Evolution should select for individuals that employ ways of discerning members of their own species from any others. Reproductive success of those engaing in sex with organisms of another species should therefore be drastically reduced.
The “lock-and-key” hypothesis holds that there is only one specific key (male genitals) that fits inside a certain lock (female genitals). While this theory isn’t without its own controversies, there are many examples where it holds true.
In the case of two parapatric (some overlap in geographic niche) carabid beetle species, males copulate with females of both species indiscriminately. Ladies that are fertilized by the wrong gentlemen can lay these fertilized eggs, but the rate of successful fertilization is low, and the survival of the offspring is negligible.
More often, females suffer fatal injuries from copulations with heterospecific males due to rupturing of their vaginal membranes.
Males don’t fare much better, as they often experience broken genitals following mismatched copulations. This effectively prevents them from achieving successful fertilization in the future.
Wounds, Infection, and Death
In addition to the wounds sustained by females from being stabbed with the wrong machinery, they are also subject to increased risk of infection from said wounds.
A detailed study of the consequences of heterospecific copulation in two species of fruit fly (Drosophila santomea and D. yakuba) used fluorescently labelled microbeads strategically placed on the male genitalia.
When sex is between species, the haemocoel (body cavity) of the female is more likely to be invaded by foreign substances. This was brilliantly demonstrated by the presence of the fluorescent beads that had been transferred via their partner’s genitals.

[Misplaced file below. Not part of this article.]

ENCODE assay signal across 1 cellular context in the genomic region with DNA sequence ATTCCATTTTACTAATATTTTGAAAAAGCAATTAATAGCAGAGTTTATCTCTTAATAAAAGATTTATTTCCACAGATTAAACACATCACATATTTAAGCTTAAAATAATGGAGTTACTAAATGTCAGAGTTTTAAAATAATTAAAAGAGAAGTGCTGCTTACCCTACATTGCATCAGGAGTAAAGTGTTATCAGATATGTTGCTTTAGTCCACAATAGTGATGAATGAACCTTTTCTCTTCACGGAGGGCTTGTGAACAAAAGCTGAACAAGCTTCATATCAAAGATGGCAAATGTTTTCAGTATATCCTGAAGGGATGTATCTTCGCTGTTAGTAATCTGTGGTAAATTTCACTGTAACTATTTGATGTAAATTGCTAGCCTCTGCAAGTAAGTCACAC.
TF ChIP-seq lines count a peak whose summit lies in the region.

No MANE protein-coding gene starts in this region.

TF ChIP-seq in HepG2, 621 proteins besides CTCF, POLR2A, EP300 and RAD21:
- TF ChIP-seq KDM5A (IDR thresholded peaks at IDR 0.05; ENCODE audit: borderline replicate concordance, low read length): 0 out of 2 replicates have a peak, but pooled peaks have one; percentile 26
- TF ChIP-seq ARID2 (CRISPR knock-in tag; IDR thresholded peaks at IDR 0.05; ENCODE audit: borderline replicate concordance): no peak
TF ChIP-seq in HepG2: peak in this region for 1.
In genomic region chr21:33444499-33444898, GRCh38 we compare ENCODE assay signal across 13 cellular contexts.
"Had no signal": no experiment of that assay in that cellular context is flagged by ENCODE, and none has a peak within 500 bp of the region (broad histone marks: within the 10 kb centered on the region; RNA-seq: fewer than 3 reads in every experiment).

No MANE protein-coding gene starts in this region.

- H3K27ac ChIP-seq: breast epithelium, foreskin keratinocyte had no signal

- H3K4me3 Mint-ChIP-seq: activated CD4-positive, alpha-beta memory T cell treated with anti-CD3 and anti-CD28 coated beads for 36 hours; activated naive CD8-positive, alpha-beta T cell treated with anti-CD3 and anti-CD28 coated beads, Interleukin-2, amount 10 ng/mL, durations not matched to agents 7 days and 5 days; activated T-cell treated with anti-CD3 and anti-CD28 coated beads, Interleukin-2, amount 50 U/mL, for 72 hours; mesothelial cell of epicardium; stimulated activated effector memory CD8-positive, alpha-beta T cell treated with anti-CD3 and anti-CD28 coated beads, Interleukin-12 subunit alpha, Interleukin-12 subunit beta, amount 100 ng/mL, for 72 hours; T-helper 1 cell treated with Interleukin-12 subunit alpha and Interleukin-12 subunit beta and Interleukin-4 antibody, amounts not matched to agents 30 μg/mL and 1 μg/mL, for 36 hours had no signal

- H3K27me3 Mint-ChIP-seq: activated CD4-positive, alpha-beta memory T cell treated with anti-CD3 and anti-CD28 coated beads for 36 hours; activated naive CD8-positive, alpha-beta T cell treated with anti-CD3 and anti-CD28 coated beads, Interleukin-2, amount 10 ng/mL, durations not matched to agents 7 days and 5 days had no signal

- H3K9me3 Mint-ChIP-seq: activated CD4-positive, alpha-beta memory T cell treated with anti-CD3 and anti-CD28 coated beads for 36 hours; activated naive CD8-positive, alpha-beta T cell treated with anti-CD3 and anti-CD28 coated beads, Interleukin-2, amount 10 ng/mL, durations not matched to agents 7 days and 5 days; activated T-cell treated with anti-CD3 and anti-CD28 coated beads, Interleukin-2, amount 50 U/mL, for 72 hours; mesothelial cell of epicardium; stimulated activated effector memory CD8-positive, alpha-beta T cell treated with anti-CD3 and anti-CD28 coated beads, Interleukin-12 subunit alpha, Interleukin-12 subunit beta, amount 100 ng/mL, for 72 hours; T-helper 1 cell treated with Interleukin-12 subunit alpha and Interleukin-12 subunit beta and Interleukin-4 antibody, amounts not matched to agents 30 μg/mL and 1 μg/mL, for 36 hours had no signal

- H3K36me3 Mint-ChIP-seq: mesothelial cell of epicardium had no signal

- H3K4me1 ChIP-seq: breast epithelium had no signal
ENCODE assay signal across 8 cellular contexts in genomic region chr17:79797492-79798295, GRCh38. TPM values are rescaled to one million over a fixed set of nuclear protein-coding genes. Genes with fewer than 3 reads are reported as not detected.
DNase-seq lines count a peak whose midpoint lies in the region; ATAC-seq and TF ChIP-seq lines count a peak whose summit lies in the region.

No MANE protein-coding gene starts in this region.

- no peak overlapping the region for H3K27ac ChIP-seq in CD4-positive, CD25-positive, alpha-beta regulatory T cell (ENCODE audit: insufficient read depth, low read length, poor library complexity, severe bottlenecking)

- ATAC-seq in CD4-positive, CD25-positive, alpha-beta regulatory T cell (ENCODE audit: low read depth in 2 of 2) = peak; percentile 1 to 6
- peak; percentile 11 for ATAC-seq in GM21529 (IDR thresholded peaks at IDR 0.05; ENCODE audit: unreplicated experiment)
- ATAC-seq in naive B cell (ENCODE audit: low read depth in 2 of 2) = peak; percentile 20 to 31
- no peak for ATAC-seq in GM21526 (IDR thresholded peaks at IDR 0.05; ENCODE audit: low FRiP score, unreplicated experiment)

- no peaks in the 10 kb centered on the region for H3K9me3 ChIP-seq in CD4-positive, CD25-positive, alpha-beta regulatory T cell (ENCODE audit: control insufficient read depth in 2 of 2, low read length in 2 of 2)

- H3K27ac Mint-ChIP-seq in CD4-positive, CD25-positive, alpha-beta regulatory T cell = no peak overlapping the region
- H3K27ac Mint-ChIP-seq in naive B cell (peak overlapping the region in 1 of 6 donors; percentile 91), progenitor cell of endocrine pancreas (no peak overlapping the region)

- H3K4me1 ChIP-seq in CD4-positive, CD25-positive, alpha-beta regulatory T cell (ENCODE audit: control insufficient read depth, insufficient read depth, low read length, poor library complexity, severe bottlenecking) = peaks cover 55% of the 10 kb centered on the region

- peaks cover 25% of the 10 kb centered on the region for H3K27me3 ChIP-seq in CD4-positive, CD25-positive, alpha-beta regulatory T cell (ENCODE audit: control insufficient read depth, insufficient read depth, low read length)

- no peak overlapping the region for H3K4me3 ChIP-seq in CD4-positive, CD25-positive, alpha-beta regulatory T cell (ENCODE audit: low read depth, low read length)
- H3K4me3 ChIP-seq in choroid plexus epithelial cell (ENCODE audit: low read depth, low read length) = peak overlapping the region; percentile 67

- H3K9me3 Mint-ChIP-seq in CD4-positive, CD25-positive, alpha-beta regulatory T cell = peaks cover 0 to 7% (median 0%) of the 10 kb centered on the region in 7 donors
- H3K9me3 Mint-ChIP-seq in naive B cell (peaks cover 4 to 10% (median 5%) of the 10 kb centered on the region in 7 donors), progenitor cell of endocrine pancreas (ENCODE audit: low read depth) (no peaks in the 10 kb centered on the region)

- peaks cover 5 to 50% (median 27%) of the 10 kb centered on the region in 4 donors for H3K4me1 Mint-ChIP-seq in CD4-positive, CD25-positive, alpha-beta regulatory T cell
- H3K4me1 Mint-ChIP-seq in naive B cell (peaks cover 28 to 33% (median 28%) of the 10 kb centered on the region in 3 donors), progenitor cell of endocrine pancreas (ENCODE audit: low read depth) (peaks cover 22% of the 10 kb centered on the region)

It’s bad enough to have a morphologically incorrect penis stabbing through your body without being subjected to an increased rate of infection as well.
Even worse, imagine having an entire dead male of the wrong species attached to your nether regions.
This is the unfortunate circumstance for female reptile ticks (Aponomma species) that happen to come into contact with the wrong males in areas where their geographic distributions overlap.
In these situations, it is possible for two (or even three) different species to be lodged on the same reptile host.
Males are generally indiscriminate, and will undertake forced copulations with females of the wrong species. This results in a mess of genital confusion such that they cannot remove themselves from her after the act.
Thus, their entire body becomes the ultimate mating plug, though sadly it is of no biological consequence.
Engaging in cross species sex is clearly bad news for both males and females, but females are most likely to suffer increased mortality as a result.
This post is an adapted excerpt from my book “Wild Sex: The Science Behind Mating In The Animal Kingdom“